To meet this need, rows of small fins are not lumped together as a single mass on the bottom plate but are divided into a plurality of small groups that are spaced apart by grooves having a greater dimension (at least 2-3 mm) than the fluid channels within the heat sink. Because of this structural feature, the air necessary for cooling will flow through individual fin groups without experiencing any substantial resistance and it will thereafter be rapidly released into the ambient atmosphere via the grooves of large dimensions (where the resistance to the flow of air is almost negligible). As a result, the total resistance that develops against air flow is either comparable to or only slightly greater than in conventional heat sinks. Even if the resistance to air flow that develops in the heat sink cooling fin of the present invention is several times greater than what occurs in conventional heat sinks, the heat dissipating ability (the amount of heat dissipating) of the former is at least ten times the value for the latter. Hence, the resistance to air flow per unit amount of heat dissipation (i.e., the power consumption of a blower) is reduced to less than half, whereby excellent heat dissipating performance will be exhibited by the heat sink of the present invention.

As described just above, the heat sink of the present invention satisfies both requirements for a larger heat dissipating area and a smaller resistance to air flow. This is because fin groups of small dimensions that are made by wire sawing are interspersed and because such fin groups are spaced apart by grooves of comparatively large dimensions.

The fin groups are effective irrespective of the manner in which they are arranged, but if they are aligned in a matrix form or arranged in a staggered pattern, the resistance to air flow will be more sufficiently reduced, and the performance of the heat sink to remove heat can be improved.

BRIEF DESCRIPTION OF THE DRAWINGS

FIG. 1a is a simplified perspective view of a plate fin type heat sink;

FIG. 1b is a simplified perspective view of a pin fin type heat sink;

FIG. 2 is a schematic illustration of a method of producing a plate fin type heat sink by extrusion;

FIG. 3 is a schematic illustration of a method of producing a heat sink by cutting with a milling machine;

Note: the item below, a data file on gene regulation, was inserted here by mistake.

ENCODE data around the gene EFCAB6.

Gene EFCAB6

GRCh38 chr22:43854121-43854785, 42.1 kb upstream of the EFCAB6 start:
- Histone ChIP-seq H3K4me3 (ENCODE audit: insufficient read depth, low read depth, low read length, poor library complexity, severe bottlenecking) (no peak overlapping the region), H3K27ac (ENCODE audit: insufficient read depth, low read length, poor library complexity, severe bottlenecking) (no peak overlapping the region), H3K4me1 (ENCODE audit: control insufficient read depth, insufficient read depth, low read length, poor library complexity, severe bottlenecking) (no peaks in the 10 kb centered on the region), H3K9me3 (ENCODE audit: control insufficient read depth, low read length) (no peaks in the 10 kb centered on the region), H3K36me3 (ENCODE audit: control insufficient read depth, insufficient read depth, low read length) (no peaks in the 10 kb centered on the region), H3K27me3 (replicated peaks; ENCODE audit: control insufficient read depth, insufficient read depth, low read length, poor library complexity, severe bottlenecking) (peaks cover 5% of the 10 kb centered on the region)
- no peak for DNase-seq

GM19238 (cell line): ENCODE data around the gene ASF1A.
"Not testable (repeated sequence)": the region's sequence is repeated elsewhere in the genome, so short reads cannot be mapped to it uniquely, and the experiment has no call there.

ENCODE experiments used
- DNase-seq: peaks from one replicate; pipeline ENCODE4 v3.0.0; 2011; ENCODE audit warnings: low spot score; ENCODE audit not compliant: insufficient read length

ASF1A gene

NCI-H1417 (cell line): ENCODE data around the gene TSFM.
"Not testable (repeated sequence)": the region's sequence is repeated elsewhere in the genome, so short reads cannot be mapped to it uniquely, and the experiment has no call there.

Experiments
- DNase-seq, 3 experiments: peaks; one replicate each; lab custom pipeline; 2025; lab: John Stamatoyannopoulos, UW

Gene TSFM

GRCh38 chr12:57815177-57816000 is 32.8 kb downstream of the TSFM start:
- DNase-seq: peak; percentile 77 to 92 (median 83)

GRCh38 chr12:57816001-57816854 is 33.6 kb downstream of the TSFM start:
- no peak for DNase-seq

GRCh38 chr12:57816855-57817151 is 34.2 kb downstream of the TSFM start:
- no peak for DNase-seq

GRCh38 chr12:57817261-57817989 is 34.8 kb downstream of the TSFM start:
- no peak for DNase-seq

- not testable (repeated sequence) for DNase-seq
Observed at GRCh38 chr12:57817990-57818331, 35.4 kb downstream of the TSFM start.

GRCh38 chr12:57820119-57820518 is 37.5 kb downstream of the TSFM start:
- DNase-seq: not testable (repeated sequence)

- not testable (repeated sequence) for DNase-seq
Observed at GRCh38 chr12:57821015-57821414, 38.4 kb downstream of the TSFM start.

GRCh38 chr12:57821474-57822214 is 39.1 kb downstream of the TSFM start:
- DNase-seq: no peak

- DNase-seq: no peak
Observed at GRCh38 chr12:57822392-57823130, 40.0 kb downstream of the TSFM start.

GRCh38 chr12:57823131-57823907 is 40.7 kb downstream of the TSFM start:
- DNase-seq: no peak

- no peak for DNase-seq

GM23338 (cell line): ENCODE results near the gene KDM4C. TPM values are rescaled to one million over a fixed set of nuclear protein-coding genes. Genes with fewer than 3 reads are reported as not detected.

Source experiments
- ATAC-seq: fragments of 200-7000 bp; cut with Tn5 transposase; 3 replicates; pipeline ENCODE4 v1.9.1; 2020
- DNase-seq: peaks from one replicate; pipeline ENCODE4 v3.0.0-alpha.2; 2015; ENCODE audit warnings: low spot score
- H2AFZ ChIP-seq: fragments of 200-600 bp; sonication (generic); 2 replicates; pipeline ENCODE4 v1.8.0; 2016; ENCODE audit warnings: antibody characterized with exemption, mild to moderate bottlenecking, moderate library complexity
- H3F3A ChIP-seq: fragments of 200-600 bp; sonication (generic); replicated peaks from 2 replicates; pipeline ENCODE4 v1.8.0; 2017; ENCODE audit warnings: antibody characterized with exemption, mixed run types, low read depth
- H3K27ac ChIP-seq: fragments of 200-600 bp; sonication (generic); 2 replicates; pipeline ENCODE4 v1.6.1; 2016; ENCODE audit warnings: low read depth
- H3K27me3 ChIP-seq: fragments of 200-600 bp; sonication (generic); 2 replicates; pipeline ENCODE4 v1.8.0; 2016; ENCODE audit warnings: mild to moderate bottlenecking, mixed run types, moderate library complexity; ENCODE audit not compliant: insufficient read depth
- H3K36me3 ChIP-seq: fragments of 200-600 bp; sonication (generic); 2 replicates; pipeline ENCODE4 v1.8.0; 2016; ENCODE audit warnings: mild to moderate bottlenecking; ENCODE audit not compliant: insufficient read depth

FIG. 4a is a perspective view of a workpiece that may be used to form a heat sink with cooling fins according to the present invention;

FIG. 4b is a perspective view of another workpiece that may be used to form a heat sink according to the present invention;

FIG. 5a is an illustration of a wire saw;

FIG. 5b is an illustration of a process for producing the heat sink of the present invention;

FIG. 6 is an illustration of the position of a wire array in the areas to be worked relative to the workpiece;

FIG. 7a is a simplified perspective view of an example of the heat sink with cooling fins of the present invention;

FIG. 7b is an enlarged view of a portion of FIG. 7a;

FIG. 7c is an enlarged view of a portion of FIG. 7b;

FIG. 8a is a simplified perspective view of another example of the heat sink of the present invention;

FIG. 8b is an enlarged view of a portion of FIG. 8a;

FIG. 8c is an enlarged view of a portion of FIG. 8b;

FIG. 9a is a plan view illustrating the cooling method used in Example 1;

FIG. 9b is a cross section taken along Line A--A of FIG. 9a;

FIG. 10a is a plan view illustrating the cooling method used in Example 2;

FIG. 10b is a cross section taken along Line B--B of FIG. 10a;

FIG. 11a is a plan view of a heat sink of the present invention;

FIG. 11b is a side view of the heat sink of FIG. 11a;

FIG. 11c is a cross section taken along Line A--A of FIG. 11a;

FIG. 11d shows enlarged part B of FIG. 11b;

FIG. 12a is a cross section showing a heat sink of the present invention, taken along Line A--A of FIG. 12b;

FIG. 12b is a cross section taken along Line B--B of FIG. 12a;

FIG. 12c is a cross section taken along Line C--C of FIG. 12a;

FIG. 13a is a cross section of another example of the heat sink of the present invention, taken along Line A--A of FIG. 13b;

FIG. 13b is a cross section taken along Line B--B of FIG. 13a;